Transformation through Social Support

In some cases, time and nature by themselves may bring healing. In most cases, however, recovery from tragedy requires intervention of friends, family, neighbors, and co-workers, sources of social support. When confronted with a disaster or a situation beyond our ability to cope on our own, we usually reach out. We acknowledge our inability to go it alone any longer. Either we initiate a conversation, or respond to others’ offer to listen. We need “someone to talk to.” More, we need someone to hear what we say, how we feel, and to provide some advice as to the direction we need to take.

Many times, the simple presence of our support figure meets our deepest need. Job, devastated by a succession of calamities we cannot imagine, sits at the city dump. When friends (more peers in wisdom) learn of his plight, they meet to visit him. They brave sitting with other outcasts and  victims of infectious diseases. Because tragedy can immobilize us, the friends’  initiative reinforces Job’s value to them. It also confirms his value in his own eyes. Especially after we experience a disaster, we need reassurance others love us, value us, and care about us.

Let’s examine other aspects of social support  next week.

About Grose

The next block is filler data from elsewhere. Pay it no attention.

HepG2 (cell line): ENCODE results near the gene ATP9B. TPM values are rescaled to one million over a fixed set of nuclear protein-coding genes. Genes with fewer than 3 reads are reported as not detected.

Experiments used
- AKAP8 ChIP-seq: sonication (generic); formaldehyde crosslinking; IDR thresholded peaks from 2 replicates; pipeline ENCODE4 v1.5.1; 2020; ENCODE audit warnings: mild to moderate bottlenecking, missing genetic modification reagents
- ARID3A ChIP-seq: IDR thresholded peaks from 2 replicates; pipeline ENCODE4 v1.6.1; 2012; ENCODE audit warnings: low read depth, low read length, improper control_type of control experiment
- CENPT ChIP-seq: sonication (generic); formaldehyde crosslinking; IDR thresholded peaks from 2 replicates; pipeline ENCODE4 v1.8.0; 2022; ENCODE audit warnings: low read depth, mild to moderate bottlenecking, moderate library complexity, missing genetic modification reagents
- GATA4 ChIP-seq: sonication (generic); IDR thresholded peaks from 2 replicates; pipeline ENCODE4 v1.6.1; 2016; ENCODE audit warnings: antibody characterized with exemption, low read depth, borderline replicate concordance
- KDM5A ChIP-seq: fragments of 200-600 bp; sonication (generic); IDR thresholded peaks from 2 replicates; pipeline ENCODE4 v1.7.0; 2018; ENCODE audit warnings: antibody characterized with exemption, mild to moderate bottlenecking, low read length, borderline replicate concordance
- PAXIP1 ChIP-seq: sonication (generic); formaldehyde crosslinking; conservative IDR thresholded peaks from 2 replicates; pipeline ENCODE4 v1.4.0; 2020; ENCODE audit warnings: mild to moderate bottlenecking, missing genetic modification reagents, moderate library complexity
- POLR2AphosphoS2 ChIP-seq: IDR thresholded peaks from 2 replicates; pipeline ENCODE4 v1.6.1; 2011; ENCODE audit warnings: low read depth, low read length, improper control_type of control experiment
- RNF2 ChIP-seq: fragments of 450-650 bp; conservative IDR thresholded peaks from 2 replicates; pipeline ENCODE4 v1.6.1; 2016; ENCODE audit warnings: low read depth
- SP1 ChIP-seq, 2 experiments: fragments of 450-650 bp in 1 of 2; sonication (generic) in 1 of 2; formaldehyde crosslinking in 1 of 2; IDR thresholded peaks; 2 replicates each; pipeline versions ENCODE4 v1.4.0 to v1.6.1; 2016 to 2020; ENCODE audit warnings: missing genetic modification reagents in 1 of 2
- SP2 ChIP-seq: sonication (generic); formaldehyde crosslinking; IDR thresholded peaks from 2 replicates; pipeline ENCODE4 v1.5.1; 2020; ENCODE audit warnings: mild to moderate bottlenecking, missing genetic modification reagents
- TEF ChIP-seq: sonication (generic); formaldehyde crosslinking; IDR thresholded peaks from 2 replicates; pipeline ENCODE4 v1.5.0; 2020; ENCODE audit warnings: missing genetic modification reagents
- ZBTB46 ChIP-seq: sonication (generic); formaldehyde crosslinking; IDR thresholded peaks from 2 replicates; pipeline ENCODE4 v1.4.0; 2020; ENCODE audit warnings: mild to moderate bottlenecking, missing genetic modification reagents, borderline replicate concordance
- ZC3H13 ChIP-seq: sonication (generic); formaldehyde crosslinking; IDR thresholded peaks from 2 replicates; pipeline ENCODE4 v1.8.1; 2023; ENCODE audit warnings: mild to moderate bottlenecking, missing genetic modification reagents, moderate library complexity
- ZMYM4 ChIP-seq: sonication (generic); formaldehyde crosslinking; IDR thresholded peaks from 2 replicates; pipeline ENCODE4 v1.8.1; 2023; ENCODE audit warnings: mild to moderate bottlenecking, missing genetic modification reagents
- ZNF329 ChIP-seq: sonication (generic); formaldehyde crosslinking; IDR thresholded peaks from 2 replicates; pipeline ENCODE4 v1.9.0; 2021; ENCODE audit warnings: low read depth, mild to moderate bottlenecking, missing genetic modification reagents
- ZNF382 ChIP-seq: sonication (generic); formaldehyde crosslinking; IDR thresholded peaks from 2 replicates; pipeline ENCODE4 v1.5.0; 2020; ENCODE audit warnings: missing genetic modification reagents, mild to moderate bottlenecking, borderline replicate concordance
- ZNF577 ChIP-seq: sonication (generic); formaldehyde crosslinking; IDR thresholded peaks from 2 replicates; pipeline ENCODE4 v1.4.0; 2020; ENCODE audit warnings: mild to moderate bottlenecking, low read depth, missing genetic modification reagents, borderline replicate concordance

Gordon Grose loves most to write, speak, and preach on the message of hope from the book of Job. Using drama, video, and PowerPoint, he has preached and presented this message of hope to churches around the country. Grose pastored three congregations 25 years, then served 12 years as a pastoral counselor in a Portland, Oregon counseling clinic. He now serves with Good Samaritan Counseling Services, Beaverton, OR. A graduate of Wheaton College (IL), Gordon-Conwell Theological Seminary, Brandeis University, and Boston University, he comes from a rich and varied background in theological and counseling training. In 2015, Gordon published Tragedy Transformed: How Job's Recovery Can Provide Hope For Yours, a book about turning to Job for hope after tragedy. If you have experienced life challenges or personal tragedy, visit his Transforming Tragedy ( blog to learn more. provides a sample of Gordon's speaking as well as an opportunity to purchase copies of his book.
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